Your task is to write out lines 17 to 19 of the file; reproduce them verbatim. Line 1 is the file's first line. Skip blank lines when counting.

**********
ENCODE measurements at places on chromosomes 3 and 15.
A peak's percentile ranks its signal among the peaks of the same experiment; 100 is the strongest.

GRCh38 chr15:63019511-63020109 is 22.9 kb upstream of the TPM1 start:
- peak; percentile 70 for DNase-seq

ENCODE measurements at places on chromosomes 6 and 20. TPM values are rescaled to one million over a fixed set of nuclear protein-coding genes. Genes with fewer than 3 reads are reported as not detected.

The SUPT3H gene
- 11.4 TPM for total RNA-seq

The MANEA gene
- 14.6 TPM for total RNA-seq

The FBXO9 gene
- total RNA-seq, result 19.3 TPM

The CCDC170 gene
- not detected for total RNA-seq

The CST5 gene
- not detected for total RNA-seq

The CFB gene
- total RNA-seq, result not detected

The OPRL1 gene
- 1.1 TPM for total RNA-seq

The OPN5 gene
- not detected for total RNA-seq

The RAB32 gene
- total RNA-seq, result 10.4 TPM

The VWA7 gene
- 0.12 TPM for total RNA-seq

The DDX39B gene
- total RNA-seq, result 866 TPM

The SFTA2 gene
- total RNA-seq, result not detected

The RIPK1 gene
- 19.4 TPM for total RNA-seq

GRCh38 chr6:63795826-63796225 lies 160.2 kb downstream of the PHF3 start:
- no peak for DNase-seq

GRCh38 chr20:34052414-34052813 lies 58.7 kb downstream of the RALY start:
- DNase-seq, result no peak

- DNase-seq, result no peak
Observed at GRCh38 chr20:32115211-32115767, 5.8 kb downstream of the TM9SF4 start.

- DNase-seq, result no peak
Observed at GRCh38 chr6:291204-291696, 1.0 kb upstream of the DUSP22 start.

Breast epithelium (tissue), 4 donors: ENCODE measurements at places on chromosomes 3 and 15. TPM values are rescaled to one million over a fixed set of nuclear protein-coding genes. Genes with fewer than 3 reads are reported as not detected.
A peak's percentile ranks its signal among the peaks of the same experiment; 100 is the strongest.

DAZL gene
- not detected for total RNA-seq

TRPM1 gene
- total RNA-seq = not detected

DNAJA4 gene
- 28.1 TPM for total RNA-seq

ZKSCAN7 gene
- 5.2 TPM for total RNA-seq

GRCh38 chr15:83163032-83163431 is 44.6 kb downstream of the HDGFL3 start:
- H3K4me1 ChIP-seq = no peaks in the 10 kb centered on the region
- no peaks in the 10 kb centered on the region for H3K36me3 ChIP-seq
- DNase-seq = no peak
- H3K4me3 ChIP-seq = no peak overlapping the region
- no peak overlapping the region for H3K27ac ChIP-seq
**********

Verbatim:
- total RNA-seq, result not detected

The OPRL1 gene
- 1.1 TPM for total RNA-seq